It is time for a little risk management!

Do you know what this is? The subject makes it seem obvious right? Just another topic that doesn’t have anything to do with industrial automation! Well, not exactly; there was a time when that was a true statement, and risk management didn’t have anything to do (or much to do) with manufacturing. Except, of course, when designing the machine for a new process–risky business, that is. That isn’t however, the risk management that I wish to speak of today; it has a place, and they both are closely related early in a project, but I digress.

Today, this risk management is about information security risk and the resources used on the factory floor. Do you have a computer controlling a machine that is running Windows Embedded? Is it connected to the network? Might be a risk; even if not connected to the internet, it is still at risk. How am I so sure? I held a meeting with a cross-functional group of my peers and conducted a risk assessment. In this assessment, we listed all the possible risks and attack vectors. We went into detail and argued back and forth, then we attached the probability of each of those risks being exploited, and from the list, those Windows Embedded boxes ended up quite high on the risk list, not because Windows is insecure.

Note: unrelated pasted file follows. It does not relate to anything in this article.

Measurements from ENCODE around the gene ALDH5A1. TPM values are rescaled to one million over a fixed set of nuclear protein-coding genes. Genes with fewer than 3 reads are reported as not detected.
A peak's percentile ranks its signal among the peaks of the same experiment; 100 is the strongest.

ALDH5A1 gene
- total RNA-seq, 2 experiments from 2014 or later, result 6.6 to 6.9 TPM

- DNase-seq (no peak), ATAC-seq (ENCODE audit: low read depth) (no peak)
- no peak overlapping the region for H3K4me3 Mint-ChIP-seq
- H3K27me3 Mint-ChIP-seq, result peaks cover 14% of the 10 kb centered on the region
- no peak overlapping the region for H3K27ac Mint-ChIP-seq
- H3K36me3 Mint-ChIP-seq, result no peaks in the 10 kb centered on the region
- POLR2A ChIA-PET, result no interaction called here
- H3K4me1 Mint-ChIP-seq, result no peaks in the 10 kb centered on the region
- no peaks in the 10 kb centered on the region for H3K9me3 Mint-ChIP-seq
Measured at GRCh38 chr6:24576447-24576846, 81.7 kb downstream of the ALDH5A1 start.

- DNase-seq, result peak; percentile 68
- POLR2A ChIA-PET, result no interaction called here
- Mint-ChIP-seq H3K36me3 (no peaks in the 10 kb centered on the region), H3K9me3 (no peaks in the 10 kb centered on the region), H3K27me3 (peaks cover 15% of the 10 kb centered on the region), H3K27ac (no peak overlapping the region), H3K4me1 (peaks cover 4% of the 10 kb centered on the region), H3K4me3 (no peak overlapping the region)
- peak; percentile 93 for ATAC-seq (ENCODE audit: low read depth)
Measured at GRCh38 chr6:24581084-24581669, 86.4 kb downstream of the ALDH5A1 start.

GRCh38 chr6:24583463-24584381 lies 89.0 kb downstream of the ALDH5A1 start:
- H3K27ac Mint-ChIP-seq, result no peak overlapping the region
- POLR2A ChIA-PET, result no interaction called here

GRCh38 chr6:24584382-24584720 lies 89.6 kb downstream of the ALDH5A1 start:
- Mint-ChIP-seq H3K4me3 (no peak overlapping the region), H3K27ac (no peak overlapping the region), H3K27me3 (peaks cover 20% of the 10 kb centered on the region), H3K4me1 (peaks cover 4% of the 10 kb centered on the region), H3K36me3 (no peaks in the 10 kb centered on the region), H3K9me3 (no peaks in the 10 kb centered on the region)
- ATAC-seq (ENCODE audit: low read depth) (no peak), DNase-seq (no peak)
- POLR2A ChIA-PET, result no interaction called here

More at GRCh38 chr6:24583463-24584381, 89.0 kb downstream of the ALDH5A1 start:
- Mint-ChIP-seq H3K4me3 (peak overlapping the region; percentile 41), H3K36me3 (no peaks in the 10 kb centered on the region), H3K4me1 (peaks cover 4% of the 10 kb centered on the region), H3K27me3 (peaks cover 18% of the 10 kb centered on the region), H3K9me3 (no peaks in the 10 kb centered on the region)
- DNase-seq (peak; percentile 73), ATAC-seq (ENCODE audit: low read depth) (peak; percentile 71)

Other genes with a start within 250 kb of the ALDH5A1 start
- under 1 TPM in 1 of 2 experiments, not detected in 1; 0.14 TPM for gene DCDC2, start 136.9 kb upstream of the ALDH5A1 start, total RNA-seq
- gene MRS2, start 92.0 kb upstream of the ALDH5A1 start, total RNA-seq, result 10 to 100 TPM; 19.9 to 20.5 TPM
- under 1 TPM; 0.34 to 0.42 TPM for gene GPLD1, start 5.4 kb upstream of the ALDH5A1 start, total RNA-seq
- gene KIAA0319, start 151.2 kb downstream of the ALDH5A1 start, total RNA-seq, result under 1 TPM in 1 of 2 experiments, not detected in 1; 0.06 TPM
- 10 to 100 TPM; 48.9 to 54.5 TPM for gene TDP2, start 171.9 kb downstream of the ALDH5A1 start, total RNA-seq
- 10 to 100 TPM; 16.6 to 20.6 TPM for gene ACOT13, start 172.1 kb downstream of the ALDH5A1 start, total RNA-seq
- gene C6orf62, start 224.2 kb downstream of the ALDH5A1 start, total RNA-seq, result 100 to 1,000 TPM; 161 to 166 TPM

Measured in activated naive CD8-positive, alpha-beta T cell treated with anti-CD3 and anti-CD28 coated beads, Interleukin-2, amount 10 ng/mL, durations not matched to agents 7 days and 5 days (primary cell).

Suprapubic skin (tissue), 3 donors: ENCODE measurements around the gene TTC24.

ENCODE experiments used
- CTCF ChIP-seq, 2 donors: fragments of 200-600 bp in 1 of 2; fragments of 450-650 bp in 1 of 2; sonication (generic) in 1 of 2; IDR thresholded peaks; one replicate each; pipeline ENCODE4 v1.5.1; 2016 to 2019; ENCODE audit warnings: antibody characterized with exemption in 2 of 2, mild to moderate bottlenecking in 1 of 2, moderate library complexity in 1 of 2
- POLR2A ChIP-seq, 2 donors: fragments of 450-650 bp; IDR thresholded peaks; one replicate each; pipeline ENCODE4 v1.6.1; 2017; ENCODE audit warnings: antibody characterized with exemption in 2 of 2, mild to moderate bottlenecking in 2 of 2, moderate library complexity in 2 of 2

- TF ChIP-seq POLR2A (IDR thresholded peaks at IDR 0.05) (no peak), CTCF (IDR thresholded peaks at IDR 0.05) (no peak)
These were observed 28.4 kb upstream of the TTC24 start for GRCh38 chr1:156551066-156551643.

On the contrary, Windows is quite secure when kept up to date. Unpatched, un-updated windows machines connected to other similar machines. That is an invitation for malware to come on in and have a look around.

In that meeting, we conducted a qualitative examination. It was qualitative because we didn’t attach a precise number to rank the probability of each risk. Instead, we went with our gut and educated guess. Because the meeting had a cross-functional group, it was less likely to skew the results to a risk that wasn’t likely but felt really bad. You know like the chance of a terrorist attack in rural Iowa; sounds really bad but it is probably extremely remote. So we determined we didn’t need to spend resources protecting from a terrorist attack, but we did decide we should set up a schedule to push patches and updates to all of the machines in our factory.

Want to know more?

References

Johnson, R. (2015). Security Policies and Implementation Issues. Burlington: Jones & Bartlett Learning.

Project Management Basics. (n.d.). How to Perform Qualitative Risk Analysis for the First Time. Retrieved from Project Management Basics: https://pmbasics101.com/how-to-perform-qualitative-risk-analysis/

Stackpole, B., & Oksendahl, E. (2011). Security Strategy. Boca Raton: CRC Press.

Whitman, M. E., & Mattord, H. J. (2018). Principles of Information Security. Boston: Cengage Learning.

 

 

 

 

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